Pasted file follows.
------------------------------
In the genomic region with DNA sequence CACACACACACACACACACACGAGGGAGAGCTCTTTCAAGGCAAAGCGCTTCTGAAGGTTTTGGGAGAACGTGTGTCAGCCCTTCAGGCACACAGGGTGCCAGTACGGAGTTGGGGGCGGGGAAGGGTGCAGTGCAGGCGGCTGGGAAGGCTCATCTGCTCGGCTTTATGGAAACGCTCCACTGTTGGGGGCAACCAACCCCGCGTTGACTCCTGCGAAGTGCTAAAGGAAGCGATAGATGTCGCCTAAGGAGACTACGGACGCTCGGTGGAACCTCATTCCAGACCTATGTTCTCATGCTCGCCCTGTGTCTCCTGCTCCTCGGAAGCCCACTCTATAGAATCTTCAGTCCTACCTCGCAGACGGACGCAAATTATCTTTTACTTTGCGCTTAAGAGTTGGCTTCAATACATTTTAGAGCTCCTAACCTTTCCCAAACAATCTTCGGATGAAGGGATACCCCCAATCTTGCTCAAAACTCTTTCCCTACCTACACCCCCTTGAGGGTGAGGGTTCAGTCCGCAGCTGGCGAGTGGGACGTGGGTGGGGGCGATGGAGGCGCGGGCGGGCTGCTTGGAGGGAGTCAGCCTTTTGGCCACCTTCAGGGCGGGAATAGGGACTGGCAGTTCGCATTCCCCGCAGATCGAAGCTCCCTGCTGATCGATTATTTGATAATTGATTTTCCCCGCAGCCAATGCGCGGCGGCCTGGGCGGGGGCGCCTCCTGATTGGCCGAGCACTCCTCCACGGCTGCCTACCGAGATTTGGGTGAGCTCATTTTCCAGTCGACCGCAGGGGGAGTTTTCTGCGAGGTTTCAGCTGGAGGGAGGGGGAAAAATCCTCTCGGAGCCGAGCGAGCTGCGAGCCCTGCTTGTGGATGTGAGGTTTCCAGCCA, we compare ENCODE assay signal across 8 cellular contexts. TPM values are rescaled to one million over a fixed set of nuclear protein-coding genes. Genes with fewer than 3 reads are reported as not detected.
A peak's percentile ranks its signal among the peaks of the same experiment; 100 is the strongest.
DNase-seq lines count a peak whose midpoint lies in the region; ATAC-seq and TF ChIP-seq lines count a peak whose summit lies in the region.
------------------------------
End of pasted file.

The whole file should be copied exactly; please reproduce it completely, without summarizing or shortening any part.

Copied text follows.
In the genomic region with DNA sequence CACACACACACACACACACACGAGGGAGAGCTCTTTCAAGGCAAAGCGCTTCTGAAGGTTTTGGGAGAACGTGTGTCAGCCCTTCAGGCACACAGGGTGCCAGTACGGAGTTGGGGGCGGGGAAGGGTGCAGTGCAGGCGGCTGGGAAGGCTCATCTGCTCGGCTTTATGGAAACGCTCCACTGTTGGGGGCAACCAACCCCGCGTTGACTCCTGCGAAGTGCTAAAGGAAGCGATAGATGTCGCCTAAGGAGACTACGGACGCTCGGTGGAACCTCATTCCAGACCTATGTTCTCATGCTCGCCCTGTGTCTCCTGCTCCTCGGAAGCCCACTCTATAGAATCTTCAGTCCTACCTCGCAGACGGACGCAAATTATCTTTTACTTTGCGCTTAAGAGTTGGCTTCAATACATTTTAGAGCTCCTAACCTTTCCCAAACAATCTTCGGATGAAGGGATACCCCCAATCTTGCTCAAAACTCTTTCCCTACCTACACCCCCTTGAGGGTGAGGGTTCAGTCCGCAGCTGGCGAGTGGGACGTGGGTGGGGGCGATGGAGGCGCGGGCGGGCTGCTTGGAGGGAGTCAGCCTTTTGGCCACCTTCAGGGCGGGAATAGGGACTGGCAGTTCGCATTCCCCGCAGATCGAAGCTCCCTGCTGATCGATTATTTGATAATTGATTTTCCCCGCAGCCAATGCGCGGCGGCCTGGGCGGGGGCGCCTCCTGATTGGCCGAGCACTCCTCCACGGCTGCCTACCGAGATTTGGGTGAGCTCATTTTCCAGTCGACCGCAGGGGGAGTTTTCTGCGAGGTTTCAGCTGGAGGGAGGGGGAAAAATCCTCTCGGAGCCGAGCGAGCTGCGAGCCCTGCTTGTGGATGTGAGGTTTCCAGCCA, we compare ENCODE assay signal across 8 cellular contexts. TPM values are rescaled to one million over a fixed set of nuclear protein-coding genes. Genes with fewer than 3 reads are reported as not detected.
A peak's percentile ranks its signal among the peaks of the same experiment; 100 is the strongest.
DNase-seq lines count a peak whose midpoint lies in the region; ATAC-seq and TF ChIP-seq lines count a peak whose summit lies in the region.